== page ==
Wade spends some time on the question of whether the individual chimps know about the advantages they get, as a group, from waging war. I thought it was hopelessly optimistic to even consider that a question. Why would they need to “know”? They’ve evolved to be aggressive, because it has conferred advantages — and so warfare comes naturally to them.

The scientists Wade interviewed answered the question as I had anticipated, with the impressive degrees to back it up:

“A simpler explanation is that the chimps are just innately aggressive toward their neighbors, and that natural selection has shaped them this way because of the survival advantage that will accrue to the winner. “

It’s a sobering thought. As the article goes on to speculate, the shared ancestor of humans and chimps could, very conceivably, have evolved inherent, aggressive tendencies. Human history, human current events, and any given Friday night at a college bar all bear this out in spades. I don’t think humans have gone to war over and over again because we have been convinced by logical arguments. Our violence comes from thinking with testosterone glands. It’s irresistible. It will probably never stop.

I’m not actually as pessimistic as all that may sound. I think humans can move past animal natures that no longer serve us. But not without acknowledging that they’re there — that war is not some mistake we keep bumbling into, but part of our nature — like addiction, like racism — that requires a struggle to overcome.

There’s No “I” in “Celtics”…wait…

June 14th, 2010

Around this time of year, usually, I get even less interesting than usual. It’s the NBA playoffs. I enjoy this sport. A little bit too much probably.

It’s a great Finals this year, though — whether you believe me or not. There are plenty of reasons — primarily, the revival of the age-old Celtics-Lakers rivalry — and, really, this year does count as a “revival” of the rivalry. When they met in 2008, it wasn’t a rivalry. Not for the players — maybe for older fans who remember the 80s and even the 50s. For the players, and fans who have just started on their beer bellies, it was a great series with a lot of flashback montages of guys in short-shorts during halftime shows. Now, having faced each other two years ago, these teams actually HAVE inherited the rivalry.

Less obviously, though — the Celtics are just an interesting team to watch. Why? Variety. Complexity. Lots of moving parts. There are teams built around one or two major pistons (so to speak), like the Cavs, who punch you with Lebron, or the Magic, who hit you with the big man, Dwight Howard, and throw it out for three pointers. The Celtics, by contrast, have a strange setup for the NBA: there’s no center. Um, I mean, they have a guy playing center…but there’s no central focus. They are a bunch of guys who do various things well and they mix those ingredients together — in different ways pretty much every game.

There are a lot of cliches in sports — and there are probably more about the importance of teamwork than any other concept — save “playing hard” and “continuing to play hard.” You don’t need me to lecture you about teamwork lessons from sports. God help me, I wouldn’t want to. I’m talking about something different — The Celtics are a mechanism, or a — PRETENTIOUS SPORTS METAPHOR ALERT — symphony. Ok, I like mechanism better. An internal combustion engine is more interesting than a hammer is all I’m saying I guess — and that applies to sports, too.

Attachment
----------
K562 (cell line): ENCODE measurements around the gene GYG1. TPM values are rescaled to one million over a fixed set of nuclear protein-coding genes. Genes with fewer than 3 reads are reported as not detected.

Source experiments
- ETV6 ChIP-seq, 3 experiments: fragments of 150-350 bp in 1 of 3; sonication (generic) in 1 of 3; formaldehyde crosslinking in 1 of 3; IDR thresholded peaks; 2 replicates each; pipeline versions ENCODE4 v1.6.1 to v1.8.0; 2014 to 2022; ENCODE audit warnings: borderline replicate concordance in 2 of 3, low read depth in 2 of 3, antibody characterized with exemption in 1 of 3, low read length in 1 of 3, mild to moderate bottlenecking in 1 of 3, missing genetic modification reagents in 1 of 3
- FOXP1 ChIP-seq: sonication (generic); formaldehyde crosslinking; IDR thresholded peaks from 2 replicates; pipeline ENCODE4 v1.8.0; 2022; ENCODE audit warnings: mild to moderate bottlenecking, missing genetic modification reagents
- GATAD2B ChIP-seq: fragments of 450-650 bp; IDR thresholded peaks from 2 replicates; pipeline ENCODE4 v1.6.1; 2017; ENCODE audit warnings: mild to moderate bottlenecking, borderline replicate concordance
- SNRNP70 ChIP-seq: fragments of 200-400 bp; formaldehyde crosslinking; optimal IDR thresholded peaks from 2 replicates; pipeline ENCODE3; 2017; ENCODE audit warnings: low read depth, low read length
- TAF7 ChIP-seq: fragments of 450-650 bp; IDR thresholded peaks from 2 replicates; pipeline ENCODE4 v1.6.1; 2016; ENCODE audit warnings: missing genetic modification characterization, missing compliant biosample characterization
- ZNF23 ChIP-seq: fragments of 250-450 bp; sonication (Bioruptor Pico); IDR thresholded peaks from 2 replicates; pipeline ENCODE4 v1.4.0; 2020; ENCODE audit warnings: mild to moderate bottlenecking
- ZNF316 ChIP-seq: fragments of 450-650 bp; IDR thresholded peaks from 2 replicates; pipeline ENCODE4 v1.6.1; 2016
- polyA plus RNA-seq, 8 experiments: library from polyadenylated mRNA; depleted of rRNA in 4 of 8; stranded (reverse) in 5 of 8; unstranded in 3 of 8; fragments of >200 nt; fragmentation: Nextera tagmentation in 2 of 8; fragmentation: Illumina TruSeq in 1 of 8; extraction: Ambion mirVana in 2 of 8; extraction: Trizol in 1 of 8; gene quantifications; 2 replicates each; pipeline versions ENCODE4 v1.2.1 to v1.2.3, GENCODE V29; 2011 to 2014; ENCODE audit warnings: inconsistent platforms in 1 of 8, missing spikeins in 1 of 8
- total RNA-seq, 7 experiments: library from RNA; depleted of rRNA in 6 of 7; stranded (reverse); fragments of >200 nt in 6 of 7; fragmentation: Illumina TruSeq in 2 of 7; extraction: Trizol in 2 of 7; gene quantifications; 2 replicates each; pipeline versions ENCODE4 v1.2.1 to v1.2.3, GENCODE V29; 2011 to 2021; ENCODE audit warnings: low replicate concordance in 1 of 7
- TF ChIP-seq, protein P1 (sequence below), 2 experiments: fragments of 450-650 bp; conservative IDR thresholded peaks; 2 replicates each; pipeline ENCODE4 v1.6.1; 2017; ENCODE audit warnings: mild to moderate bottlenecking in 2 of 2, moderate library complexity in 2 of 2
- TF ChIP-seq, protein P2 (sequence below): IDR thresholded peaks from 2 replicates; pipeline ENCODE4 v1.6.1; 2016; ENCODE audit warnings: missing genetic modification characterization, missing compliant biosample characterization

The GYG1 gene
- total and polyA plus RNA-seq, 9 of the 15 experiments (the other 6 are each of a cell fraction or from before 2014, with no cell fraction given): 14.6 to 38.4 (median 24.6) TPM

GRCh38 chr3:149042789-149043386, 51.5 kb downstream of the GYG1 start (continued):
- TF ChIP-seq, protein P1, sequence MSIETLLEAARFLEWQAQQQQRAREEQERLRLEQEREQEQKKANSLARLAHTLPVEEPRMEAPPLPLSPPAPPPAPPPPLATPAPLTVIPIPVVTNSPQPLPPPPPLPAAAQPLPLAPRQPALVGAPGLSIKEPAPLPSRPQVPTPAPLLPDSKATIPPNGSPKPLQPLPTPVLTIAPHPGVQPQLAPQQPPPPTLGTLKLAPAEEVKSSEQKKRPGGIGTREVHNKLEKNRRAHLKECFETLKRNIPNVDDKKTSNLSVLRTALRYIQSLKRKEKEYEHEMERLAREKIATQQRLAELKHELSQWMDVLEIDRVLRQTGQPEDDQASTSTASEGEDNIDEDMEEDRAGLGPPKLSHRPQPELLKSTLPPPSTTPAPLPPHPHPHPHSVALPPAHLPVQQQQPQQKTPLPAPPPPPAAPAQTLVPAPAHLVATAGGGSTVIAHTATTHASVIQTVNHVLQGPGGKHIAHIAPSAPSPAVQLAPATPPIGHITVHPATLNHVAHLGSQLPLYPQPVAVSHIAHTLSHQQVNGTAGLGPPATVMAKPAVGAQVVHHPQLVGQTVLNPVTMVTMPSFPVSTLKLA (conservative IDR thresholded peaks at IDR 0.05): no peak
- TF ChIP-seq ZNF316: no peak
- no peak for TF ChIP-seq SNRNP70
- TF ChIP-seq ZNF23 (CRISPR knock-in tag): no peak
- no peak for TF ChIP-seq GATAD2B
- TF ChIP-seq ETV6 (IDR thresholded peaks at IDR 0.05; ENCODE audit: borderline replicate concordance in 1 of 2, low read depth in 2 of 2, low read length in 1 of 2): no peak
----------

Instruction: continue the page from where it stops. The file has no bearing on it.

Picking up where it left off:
If you follow them. For the casual fan, maybe Lebron jumping really high is more exciting. Oh man…I think I’m a basketball snob.

Back

May 19th, 2010

Well, if I’ve learned one thing in this life (and that’s a stretch), it’s that writing is a habit. That’s just as true of blogging. The requirements of the Columbia Graduate School of Arts and Sciences knocked me off my blogging game for awhile and into my much more comfortable game of being lazy.

"Much like the tides, much like the seasons, much like the Robin in spring, I have returned."--Dr. Dre (loosely paraphrased)

But, much like every single rapper who has ever released a second album–I would like to inform you that I am back. Y’all thought Dre fell off? I mean, y’all thought Dhar fell off? Naw, I just tripped and broke my face on the ground and twisted an ankle. Hardcore.

Some updates:
* I finished my thesis. I never want to see it again.
* I can now read for fun–which, ironically, entails reading pretty much the same sort of stuff I was reading for my thesis, but with less note taking. Inasmuch, I am currently reading Rushdie’s Shalimar the Clown. Classic Rushdie–which means, awesome. And it’s a revenge story. Fun.
* You are now reading words written by someone with a MASTER’S DEGREE! IN ENGLISH! This means my blog will now be 75% more coherent. When I’m sober.
* The NBA playoffs are in full dribble, which means I have transitioned into sports nerd. It happens every year about this time. Strangely, this does not succeed in making me any cooler.
* Go Celtics.

Thesis and Desist

March 17th, 2010

Hey! If anyone out there is wondering why I suck at not sucking at blogging recently, it’s because I’m up to my cerebellum in thesis work.

I know you were wondering.

Lent Me Your Ears

February 20th, 2010

If you’re like me, you want to know why so many people walked into ash-colored doors on Wednesday. I mean, look up from your iPhone once in a while, people.